October 6 Briefs and Notes

October 6 Briefs and Notes - October 6, 2008 III. The...

Info iconThis preview shows pages 1–3. Sign up to view the full content.

View Full Document Right Arrow Icon
October 6, 2008 III. The Illusory Promise Would an illusory promise have value? Illusory: a promise which is discretionary on the promise, if by making a promise, you have restricted your future action, it is not illusory, but if you don’t restrict your future action by making a promise then it is illusory. Wood v. Lucy, Lady Duff-Gordon Court of Appeals of NY, 1917 Law: Facts: The defendant was a fashion guru and she hired the plaintiff agency to have the exclusive right to her endorsements and fashion designs. The plaintiff was to find business for the defendant and in return, the plaintiff was to receive ½ of all the income. The defendant placed her endorsements on fabrics without the knowledge of the plaintiff and thereby withheld profits from the plaintiff. Reasoning: Even though the contract does not explicitly states that the plaintiff has to perform some duties, but such can be implied from the contract. According to the court, “The law has outgrown its primitive stage or formalism when the precise word was the sovereign talisman, and every slip was fatal. It takes a broader view today.” The plaintiff was suppose to find business for the defendant and the money generated from such business was to be shared by the parties. So it can be implied from the contract that the plaintiff was to make reasonable efforts to find potential business for the defendant. Therefore, the contract is enforceable. Issue: Was the contract between the plaintiff and defendant enforceable? Procedure: In the lower court, defendant’s motion for judgment was dismissed. The Appellate Division reversed this ruling. Now the plaintiff appeals. Holding: Reversed. Notes from the Case: Trying to get him to promise her right to exclusively market her clothes. Implies that he will make best efforts to promote her goods. If you enter into an exclusive dealing contract, you must use best efforts, even if it’s not in the contract, the code will imply it. Sylvan Crest Sand & Gravel Co. v. United States US Court of Appeals, 2 nd Circuit, 1945 Law: Upon entering into a contract both parties must follow through with what was agreed, or else give reasonable notice to the other of intent to break the contract. Contracts are two sided in that restrictions that are placed on one party must also be placed on the other. Facts: P entered into a contract with D agreeing to deliver a trap rock to an airport project. The rock was to be delivered "as required" and within a reasonable amount of time. Delivery was to start immediately. The rock was never requested by the D. The rock was never cancelled by the D. The contract read that "cancellation could occur at any time" Reasoning: It is clear from the facts both parties supposed they were entering into an enforceable contract. A promise by D to pay the stated price was implied. Likewise, the P made a promise to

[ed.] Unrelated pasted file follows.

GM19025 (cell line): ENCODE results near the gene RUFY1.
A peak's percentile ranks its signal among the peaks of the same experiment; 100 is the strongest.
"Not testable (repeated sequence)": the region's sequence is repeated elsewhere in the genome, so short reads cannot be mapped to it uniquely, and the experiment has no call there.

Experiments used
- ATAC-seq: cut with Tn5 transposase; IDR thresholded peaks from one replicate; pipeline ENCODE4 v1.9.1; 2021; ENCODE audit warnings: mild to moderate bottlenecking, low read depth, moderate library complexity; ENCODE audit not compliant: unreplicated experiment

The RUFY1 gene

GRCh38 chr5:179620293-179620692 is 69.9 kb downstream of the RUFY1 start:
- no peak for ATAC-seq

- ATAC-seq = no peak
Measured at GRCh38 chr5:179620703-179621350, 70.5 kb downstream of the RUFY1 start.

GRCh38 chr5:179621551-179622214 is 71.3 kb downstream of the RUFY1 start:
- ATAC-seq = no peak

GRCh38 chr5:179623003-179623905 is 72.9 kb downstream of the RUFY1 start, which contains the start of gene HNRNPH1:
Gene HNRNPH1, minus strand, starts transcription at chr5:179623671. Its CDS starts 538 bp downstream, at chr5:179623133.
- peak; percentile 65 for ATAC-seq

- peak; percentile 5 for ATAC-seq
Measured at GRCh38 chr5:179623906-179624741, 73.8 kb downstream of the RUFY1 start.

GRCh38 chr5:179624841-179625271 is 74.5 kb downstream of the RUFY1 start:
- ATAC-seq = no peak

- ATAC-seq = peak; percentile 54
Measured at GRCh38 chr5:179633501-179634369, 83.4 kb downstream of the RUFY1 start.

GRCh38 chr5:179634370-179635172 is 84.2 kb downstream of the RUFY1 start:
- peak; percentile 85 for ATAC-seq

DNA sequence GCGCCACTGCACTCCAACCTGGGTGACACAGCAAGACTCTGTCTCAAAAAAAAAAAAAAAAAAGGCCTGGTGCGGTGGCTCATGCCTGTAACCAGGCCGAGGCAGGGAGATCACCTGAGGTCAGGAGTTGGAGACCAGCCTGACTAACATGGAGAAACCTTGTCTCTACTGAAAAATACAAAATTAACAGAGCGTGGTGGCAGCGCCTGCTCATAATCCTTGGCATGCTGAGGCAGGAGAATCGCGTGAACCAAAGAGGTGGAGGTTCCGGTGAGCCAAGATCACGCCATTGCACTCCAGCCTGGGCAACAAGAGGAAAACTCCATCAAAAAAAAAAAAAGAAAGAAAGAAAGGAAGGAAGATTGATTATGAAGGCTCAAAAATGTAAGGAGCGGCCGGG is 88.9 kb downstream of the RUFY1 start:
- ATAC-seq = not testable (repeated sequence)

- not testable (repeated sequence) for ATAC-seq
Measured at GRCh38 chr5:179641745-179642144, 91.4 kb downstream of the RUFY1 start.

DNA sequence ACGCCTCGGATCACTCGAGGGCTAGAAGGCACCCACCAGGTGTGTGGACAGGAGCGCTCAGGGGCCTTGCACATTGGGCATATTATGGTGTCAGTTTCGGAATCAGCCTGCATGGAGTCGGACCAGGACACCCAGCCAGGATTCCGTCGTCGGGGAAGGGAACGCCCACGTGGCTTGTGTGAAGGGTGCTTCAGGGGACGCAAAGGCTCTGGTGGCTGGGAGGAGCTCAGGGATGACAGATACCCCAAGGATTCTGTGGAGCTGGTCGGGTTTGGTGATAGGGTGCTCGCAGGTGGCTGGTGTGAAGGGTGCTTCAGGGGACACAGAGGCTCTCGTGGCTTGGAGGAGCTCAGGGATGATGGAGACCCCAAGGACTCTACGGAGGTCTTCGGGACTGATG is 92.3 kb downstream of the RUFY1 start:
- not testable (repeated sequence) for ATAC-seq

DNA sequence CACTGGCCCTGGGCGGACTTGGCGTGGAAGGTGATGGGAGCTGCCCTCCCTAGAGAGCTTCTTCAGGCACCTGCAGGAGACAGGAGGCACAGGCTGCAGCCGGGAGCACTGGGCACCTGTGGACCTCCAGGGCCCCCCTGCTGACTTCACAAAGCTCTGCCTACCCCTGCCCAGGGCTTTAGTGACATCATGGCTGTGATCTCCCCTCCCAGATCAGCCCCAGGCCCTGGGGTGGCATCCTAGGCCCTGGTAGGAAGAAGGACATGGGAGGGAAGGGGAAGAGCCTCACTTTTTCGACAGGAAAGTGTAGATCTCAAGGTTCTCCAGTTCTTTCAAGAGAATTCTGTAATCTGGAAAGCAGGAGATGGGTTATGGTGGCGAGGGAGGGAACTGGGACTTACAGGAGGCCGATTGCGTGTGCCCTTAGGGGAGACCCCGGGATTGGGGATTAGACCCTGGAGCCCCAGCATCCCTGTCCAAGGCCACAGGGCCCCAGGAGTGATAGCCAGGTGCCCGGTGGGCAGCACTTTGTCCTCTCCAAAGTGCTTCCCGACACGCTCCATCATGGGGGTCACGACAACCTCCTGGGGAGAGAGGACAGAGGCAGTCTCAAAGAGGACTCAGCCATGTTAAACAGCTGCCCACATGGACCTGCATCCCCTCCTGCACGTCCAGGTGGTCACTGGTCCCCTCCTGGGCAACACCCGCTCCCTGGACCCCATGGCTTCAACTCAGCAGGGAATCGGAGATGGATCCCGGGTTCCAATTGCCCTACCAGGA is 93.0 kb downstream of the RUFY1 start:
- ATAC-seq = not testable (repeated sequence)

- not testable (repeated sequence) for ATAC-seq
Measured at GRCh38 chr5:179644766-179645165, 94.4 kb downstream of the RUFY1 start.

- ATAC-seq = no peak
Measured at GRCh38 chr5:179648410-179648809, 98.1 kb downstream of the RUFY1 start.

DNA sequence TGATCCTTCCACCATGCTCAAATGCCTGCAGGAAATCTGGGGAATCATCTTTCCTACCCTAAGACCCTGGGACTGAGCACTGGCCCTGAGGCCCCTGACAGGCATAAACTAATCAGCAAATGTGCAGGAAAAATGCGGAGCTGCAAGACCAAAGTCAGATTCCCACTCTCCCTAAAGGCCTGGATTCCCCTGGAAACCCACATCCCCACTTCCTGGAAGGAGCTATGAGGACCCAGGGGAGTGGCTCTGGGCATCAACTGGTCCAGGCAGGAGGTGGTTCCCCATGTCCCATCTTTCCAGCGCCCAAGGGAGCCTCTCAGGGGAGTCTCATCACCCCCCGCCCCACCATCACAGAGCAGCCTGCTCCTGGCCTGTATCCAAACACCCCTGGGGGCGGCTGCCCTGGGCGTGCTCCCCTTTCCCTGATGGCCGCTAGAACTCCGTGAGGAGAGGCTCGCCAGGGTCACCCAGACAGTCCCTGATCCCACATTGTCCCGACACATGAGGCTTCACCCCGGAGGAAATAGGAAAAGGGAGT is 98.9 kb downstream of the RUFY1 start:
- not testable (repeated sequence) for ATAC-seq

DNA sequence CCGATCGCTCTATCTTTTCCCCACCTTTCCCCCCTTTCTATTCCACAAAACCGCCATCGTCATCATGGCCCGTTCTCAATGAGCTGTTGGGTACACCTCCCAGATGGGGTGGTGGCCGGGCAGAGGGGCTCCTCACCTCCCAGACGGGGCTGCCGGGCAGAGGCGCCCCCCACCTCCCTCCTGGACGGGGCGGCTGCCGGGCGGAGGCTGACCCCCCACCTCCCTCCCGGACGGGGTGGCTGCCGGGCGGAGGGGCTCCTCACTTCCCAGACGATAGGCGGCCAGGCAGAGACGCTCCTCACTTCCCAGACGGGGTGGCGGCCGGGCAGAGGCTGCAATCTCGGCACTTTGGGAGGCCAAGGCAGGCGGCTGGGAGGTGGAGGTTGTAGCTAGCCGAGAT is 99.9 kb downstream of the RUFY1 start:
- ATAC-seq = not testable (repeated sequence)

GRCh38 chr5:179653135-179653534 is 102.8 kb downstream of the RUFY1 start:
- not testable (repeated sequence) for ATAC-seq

Background image of page 1

Info iconThis preview has intentionally blurred sections. Sign up to view the full version.

View Full DocumentRight Arrow Icon
deliver rock at the stated price. The D’s power of cancellation could not have been unrestricted and was
Background image of page 2
Image of page 3
This is the end of the preview. Sign up to access the rest of the document.

This note was uploaded on 10/20/2009 for the course CONTRACTS 108 taught by Professor Cox during the Fall '08 term at McMaster University.

Page1 / 7

October 6 Briefs and Notes - October 6, 2008 III. The...

This preview shows document pages 1 - 3. Sign up to view the full document.

View Full Document Right Arrow Icon
Ask a homework question - tutors are online